Brussels, 25 October 2005
Today the first ever multilateral treaty in South East Europe was signed in Athens. Signing the Energy Community Treaty, the European Union and nine partners of South East Europe – Croatia, Bosnia and Herzegovina, Serbia, Montenegro, the Former Yugoslav Republic of Macedonia, Albania, Romania, Bulgaria and UNMIK on behalf of Kosovo – will create the legal framework for an integrated energy market. Negotiations with Turkey are ongoing for joining the treaty at a later stage. European Commission President Jose Manuel Barroso hailed the Treaty as “a major achievement for peace and stability in Europe”. Commissioner Andris Piebalgs in charge of energy, who signed the treaty on behalf of the European Union, commented that “the Energy Community Treaty will enhance security of supply and give support to a strategically vital sector”.
As a result of the Energy Community Treaty, the Internal Market for Energy will be extended into the Balkan Peninsula as a whole. This means that the relevant acquis communautaire on energy, environment and competition will be implemented there. Market opening, investment guarantees and firm regulatory control of the energy sectors will be enhanced.
This is the first time in history that all of these states and territories have signed a legally binding treaty and is a milestone in reconciliation after the wars of the 1990s. The Energy Community Treaty is consciously modelled on the European Steel and Coal Community that was the genesis for the European Union.
The treaty will also create, firstly, an agreed policy framework for the World Bank and the EBRD support to infrastructure investments – which are estimated at $ 30 billion in the electricity sector to reach EU standards by 2015 – and, secondly, the expansion of the natural gas system to create an intermediate gas market between the Caspian Sea and the European Union.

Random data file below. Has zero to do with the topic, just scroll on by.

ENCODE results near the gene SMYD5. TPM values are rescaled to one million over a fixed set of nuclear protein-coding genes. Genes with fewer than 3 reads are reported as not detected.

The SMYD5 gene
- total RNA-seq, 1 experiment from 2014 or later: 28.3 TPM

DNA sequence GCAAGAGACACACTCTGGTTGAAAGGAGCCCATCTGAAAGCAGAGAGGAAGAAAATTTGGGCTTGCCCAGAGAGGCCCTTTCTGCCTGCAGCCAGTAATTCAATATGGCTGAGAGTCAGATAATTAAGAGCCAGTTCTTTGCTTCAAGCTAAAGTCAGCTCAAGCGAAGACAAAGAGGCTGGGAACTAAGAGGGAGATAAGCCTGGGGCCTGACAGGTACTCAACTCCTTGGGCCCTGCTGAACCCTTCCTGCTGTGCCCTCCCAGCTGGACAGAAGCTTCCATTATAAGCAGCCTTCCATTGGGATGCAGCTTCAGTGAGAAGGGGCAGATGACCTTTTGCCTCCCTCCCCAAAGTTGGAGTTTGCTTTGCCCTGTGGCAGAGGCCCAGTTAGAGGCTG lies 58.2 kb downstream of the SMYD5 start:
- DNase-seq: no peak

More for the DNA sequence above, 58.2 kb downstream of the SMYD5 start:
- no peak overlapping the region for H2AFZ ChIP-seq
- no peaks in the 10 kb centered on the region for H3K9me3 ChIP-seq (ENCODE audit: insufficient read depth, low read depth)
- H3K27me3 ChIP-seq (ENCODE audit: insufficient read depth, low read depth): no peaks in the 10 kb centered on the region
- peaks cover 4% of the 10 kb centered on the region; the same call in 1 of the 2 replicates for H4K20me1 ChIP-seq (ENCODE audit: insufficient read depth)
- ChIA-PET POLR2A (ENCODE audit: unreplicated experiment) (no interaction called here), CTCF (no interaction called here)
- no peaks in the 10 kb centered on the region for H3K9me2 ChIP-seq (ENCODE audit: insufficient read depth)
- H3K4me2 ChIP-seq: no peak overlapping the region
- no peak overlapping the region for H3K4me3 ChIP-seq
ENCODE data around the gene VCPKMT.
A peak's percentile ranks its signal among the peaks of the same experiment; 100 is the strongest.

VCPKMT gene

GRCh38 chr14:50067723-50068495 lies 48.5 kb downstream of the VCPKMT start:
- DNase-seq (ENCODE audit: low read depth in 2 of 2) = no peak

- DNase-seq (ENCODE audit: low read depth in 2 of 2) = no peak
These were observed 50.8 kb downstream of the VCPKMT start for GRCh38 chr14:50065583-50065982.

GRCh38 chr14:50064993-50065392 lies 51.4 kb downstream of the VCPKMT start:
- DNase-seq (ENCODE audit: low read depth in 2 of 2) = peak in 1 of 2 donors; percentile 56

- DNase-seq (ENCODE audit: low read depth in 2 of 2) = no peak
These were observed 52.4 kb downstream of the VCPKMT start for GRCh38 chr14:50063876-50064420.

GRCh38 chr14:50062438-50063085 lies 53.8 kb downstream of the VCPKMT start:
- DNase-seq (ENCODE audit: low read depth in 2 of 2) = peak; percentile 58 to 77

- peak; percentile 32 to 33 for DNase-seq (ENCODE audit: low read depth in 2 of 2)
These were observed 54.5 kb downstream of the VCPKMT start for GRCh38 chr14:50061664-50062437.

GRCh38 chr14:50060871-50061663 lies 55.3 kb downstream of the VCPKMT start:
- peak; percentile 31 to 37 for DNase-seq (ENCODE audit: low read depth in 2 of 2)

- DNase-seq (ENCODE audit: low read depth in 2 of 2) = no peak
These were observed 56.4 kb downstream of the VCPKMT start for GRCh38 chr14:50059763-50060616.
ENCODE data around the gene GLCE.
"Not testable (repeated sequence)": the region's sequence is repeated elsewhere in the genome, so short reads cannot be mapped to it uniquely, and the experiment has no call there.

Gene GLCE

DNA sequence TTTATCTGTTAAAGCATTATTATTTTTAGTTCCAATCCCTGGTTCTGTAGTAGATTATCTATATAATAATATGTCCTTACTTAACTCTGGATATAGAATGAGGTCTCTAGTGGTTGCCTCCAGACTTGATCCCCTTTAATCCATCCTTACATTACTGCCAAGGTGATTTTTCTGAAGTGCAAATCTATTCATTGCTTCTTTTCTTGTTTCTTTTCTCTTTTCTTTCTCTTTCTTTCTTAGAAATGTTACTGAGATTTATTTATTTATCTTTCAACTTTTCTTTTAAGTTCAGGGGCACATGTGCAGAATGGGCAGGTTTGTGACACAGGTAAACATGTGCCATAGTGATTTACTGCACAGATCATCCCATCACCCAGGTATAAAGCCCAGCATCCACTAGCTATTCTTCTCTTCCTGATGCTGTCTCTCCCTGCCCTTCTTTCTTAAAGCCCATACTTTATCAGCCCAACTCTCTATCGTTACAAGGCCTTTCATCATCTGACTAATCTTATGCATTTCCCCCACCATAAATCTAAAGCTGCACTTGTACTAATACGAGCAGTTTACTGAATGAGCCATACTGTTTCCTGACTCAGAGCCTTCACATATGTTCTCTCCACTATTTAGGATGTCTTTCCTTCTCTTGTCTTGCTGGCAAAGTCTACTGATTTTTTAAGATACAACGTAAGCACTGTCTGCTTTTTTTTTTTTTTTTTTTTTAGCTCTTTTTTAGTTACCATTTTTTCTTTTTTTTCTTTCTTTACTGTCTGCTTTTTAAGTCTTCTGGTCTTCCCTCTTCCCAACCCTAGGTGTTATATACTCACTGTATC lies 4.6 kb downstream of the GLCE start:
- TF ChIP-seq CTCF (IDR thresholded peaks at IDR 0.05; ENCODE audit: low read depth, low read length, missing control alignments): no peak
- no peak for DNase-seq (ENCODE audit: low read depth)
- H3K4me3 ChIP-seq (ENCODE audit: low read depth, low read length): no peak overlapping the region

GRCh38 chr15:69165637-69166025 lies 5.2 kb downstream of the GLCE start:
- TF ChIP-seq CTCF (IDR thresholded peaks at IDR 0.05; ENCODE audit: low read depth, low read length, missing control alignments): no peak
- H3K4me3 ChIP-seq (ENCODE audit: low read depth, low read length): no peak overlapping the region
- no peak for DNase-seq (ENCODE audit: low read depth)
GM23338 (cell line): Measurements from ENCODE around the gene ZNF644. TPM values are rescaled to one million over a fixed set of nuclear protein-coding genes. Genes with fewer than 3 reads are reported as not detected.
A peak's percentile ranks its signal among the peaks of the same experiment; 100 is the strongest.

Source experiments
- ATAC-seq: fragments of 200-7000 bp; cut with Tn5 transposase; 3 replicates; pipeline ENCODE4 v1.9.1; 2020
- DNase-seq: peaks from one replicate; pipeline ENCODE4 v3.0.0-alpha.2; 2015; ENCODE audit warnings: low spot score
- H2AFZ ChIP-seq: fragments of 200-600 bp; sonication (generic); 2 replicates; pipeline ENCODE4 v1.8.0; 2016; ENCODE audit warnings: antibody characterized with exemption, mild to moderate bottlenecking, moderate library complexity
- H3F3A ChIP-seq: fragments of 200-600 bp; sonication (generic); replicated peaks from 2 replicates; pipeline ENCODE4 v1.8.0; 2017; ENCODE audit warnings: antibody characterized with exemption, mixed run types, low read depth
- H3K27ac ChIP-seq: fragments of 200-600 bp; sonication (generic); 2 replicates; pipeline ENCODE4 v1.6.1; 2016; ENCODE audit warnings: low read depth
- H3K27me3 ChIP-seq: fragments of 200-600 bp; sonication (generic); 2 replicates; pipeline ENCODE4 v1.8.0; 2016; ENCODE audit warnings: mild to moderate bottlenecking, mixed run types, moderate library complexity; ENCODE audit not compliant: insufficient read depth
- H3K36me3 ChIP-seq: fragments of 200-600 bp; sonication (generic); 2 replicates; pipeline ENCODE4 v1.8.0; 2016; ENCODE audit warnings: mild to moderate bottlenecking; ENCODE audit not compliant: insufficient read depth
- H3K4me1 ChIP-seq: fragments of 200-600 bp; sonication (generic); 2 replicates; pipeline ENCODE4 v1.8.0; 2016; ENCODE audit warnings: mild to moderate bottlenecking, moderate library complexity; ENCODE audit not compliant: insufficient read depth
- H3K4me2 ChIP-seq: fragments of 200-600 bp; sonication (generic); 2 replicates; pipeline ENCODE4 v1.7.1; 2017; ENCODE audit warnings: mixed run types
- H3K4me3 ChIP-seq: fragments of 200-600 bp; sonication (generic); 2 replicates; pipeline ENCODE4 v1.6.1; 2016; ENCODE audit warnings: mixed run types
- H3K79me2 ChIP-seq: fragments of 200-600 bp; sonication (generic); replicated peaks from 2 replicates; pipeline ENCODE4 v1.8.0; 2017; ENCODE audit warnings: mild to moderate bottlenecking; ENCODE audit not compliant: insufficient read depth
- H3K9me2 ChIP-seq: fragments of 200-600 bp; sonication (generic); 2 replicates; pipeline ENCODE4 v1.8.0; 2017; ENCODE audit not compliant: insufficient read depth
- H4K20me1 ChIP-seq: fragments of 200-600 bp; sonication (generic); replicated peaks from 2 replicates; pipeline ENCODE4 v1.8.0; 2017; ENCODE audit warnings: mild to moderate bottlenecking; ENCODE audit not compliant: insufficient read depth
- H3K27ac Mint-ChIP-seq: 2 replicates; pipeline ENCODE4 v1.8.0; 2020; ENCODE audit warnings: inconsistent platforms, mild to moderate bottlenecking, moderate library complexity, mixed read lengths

From the strategic point of view, the treaty creates a supply route for gas into the European Union from the Middle East and the Caspian region and this will eventually increase competition in the core EU markets and reduce dependency on single sources of gas. European Union companies that have invested at the far end of the supply chain will be able to better export to the EU.
The treaty will address the very local and specific energy and environment concerns of South East Europe, such as increased mortality rates from winter cold and environmental degradation from emissions in old power stations, the use of wood for domestic heating that results in deforestation and the unsustainable development of wetlands and watercourses for hydroelectric power.
Significant new investments in the mining and metallurgy sectors are expected
as short term results from this initiative, but in the longer term, the
stabilisation of the energy sector will considerably assist the macro-economic